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Originally Posted by Retro Grouch View Post
That's how I learned. I loved that book. Is it still available in print?

I think that Leonard Zinn's "Zinn and the Art of Mountain Bike Maintenance" has a lot of the same charm.
It's available on Amazon.
Jon
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Old 09-07-17, 08:05 AM
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Originally Posted by FrontShocks View Post
Any tips for a novice bicycle mechanic? Anything helps. Literally, even basic stuff.
There's Barnett's in your backyard. But they might be a bit steep.

Something that no one has mentioned yet is the Park Tools Big Blue Book of Bicycle Repair. It's a good source and not terribly expensive. It's also up to date. Park offers much the same advice on their bicycle repair pages but you don't need batteries nor a wifi connection with the book. The book...and lots of practice...will go a long way.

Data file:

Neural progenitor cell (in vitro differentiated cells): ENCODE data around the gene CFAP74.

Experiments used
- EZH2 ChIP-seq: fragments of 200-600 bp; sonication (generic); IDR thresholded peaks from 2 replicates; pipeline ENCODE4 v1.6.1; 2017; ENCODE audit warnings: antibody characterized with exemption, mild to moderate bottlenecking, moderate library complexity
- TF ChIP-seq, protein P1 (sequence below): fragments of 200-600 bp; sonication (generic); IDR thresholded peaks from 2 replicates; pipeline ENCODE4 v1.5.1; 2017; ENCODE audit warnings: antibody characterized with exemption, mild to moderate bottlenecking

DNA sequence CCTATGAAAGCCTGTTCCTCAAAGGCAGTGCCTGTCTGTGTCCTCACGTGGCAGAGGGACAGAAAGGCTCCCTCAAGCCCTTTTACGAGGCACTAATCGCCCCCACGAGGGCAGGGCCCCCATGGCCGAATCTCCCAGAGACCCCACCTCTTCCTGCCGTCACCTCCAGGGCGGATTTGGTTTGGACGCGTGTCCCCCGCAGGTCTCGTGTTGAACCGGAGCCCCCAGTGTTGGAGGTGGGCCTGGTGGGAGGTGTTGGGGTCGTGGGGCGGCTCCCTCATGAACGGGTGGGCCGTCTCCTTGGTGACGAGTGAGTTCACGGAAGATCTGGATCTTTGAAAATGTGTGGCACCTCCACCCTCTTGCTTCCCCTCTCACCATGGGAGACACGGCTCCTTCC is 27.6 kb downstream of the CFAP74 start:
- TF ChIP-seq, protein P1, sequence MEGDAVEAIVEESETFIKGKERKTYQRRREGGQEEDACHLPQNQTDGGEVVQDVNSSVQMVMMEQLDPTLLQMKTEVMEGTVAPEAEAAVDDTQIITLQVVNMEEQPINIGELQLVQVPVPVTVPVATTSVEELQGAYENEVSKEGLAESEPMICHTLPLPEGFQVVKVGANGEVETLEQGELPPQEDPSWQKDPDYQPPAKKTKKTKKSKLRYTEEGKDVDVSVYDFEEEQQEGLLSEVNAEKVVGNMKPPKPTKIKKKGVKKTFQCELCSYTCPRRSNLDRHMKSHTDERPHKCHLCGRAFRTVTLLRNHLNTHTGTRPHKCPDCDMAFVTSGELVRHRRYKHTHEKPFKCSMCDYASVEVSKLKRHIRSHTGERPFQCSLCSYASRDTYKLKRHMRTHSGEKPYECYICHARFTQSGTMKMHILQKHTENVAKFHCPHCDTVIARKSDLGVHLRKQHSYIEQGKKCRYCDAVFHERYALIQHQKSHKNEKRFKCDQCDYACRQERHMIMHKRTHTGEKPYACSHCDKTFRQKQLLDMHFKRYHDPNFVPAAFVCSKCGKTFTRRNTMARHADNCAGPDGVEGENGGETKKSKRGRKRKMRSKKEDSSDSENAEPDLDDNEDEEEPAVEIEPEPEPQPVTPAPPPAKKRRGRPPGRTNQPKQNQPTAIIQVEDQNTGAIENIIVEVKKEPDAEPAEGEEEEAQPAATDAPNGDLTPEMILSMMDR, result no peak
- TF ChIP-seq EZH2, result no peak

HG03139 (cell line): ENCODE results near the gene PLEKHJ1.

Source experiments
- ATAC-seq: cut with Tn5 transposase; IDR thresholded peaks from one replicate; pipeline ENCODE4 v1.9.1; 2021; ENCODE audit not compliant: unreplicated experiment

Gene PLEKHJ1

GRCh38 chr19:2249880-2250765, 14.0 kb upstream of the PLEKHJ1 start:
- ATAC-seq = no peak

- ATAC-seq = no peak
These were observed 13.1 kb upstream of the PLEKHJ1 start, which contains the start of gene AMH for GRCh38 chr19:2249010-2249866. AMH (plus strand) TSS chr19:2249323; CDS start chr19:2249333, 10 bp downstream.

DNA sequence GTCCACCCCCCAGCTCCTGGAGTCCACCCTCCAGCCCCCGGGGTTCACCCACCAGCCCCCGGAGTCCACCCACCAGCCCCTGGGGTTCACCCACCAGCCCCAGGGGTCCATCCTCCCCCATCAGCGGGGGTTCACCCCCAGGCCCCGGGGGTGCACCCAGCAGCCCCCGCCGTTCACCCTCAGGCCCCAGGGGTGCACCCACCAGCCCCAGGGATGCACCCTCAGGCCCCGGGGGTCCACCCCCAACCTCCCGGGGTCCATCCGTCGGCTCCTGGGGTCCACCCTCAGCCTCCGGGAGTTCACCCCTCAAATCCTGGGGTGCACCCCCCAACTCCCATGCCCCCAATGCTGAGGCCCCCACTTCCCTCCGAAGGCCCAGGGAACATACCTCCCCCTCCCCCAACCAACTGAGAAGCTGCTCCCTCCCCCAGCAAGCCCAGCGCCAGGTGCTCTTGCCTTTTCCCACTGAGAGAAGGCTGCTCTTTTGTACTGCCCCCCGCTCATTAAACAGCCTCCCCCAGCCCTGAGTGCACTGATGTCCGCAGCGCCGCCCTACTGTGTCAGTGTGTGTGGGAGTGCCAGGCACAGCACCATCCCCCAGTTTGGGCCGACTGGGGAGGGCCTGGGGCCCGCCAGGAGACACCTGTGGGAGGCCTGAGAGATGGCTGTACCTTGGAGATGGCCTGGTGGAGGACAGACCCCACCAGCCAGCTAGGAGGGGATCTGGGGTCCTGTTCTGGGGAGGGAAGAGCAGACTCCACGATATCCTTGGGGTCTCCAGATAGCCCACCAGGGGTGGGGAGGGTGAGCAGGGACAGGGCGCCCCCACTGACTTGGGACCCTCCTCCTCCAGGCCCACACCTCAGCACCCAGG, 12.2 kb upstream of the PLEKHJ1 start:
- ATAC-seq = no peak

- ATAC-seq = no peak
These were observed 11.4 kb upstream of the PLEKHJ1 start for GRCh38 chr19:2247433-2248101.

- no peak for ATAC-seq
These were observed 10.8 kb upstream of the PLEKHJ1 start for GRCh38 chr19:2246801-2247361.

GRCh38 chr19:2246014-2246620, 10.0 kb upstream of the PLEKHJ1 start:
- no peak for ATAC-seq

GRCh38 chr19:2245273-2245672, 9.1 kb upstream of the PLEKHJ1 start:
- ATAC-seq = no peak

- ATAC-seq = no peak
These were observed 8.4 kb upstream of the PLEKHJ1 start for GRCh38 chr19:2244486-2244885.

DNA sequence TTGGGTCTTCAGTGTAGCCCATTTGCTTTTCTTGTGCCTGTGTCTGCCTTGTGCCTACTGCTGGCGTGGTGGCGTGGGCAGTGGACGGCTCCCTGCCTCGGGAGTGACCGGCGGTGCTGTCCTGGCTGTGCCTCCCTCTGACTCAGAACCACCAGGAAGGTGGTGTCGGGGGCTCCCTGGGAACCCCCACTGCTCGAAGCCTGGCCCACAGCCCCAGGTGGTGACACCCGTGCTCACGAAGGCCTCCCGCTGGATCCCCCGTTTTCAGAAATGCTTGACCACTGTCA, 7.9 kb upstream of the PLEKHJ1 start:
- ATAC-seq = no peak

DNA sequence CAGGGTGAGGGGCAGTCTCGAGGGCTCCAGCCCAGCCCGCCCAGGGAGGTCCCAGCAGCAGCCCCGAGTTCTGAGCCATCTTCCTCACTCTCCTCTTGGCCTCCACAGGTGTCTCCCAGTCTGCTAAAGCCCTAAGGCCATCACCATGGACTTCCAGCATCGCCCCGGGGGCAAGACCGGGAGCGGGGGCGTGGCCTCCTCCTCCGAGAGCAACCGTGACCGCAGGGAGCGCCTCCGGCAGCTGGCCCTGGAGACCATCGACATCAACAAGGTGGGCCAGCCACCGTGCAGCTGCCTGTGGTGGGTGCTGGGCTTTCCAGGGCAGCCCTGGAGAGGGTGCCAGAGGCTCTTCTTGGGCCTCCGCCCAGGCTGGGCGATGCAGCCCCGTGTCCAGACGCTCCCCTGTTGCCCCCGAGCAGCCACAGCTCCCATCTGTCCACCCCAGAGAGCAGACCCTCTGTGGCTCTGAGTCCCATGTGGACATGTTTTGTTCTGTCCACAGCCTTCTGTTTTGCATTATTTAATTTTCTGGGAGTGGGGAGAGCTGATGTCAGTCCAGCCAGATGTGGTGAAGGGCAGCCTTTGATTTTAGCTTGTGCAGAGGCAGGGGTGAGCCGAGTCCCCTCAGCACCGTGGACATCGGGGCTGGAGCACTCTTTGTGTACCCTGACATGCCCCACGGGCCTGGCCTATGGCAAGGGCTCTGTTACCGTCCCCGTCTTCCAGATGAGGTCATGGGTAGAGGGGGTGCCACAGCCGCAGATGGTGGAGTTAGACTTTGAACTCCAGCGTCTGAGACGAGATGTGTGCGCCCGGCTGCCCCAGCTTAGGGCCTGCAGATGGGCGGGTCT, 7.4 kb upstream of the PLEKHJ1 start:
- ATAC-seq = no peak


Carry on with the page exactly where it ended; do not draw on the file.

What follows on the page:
I don't find any co-ops in Colorado Springs but Bikes Together in Denver offers a soup to almost nuts master mechanics class. It's a 6 week class that meets once a week in the evenings and costs $250 for the class. I know that's a lot of driving but you would learn a lot.

On the other hand, you can learn a whole lot by just doing. The difference between a novice mechanic and a master mechanic is just the value of parts that they've ruined
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Old 09-07-17, 09:14 AM
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People have pointed you to the resources, so I won't repeat them except to say Park Tool and Sheldon Brown.

As for tips, I found that it helps to really think about how the parts of the bike work.